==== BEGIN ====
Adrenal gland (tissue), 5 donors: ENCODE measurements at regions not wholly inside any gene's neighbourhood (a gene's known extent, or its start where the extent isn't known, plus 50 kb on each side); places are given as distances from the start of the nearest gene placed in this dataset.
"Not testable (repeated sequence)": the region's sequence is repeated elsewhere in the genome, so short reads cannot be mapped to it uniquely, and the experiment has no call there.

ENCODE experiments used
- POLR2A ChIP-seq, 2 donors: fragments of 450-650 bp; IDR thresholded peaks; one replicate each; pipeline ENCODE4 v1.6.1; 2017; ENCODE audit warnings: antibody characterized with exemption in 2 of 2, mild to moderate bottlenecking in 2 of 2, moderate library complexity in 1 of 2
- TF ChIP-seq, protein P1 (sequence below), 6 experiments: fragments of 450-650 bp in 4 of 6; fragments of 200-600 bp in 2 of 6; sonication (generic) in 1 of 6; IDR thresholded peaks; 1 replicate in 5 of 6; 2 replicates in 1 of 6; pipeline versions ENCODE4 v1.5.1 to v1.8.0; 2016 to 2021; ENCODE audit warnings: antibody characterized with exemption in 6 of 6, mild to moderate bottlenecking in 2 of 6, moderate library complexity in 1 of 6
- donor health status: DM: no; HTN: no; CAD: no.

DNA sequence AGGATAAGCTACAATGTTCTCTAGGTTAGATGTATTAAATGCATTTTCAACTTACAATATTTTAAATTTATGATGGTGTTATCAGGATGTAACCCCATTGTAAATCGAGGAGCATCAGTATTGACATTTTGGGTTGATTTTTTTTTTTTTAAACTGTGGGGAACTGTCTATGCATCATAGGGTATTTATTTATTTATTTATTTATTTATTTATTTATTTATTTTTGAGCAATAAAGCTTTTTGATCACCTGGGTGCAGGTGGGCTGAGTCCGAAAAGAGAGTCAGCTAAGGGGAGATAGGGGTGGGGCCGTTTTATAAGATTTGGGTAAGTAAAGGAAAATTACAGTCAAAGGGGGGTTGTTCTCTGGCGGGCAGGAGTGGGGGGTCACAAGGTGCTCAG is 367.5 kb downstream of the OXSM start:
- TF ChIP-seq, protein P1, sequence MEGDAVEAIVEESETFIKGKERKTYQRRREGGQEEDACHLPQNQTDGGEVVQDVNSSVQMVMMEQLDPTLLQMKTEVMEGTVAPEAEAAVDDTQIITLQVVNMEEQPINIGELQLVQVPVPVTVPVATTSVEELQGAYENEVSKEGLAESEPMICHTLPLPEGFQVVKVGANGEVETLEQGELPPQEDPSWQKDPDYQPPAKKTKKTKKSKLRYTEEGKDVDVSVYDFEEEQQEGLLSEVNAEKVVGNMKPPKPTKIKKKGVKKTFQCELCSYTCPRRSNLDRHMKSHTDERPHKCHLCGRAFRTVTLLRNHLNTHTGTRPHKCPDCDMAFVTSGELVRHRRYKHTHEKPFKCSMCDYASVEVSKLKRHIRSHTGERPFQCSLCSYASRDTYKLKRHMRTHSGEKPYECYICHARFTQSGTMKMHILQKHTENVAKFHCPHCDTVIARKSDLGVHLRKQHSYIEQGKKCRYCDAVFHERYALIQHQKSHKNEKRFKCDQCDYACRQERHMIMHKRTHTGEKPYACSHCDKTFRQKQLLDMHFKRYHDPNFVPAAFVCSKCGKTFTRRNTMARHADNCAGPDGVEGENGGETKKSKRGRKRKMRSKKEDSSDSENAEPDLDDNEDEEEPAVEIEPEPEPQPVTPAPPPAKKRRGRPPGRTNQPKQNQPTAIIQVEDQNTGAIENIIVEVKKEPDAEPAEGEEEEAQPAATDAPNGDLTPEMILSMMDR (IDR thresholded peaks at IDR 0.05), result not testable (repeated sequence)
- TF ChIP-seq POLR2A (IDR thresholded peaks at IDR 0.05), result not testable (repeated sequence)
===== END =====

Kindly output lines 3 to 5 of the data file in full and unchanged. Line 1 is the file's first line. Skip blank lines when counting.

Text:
ENCODE experiments used
- POLR2A ChIP-seq, 2 donors: fragments of 450-650 bp; IDR thresholded peaks; one replicate each; pipeline ENCODE4 v1.6.1; 2017; ENCODE audit warnings: antibody characterized with exemption in 2 of 2, mild to moderate bottlenecking in 2 of 2, moderate library complexity in 1 of 2
- TF ChIP-seq, protein P1 (sequence below), 6 experiments: fragments of 450-650 bp in 4 of 6; fragments of 200-600 bp in 2 of 6; sonication (generic) in 1 of 6; IDR thresholded peaks; 1 replicate in 5 of 6; 2 replicates in 1 of 6; pipeline versions ENCODE4 v1.5.1 to v1.8.0; 2016 to 2021; ENCODE audit warnings: antibody characterized with exemption in 6 of 6, mild to moderate bottlenecking in 2 of 6, moderate library complexity in 1 of 6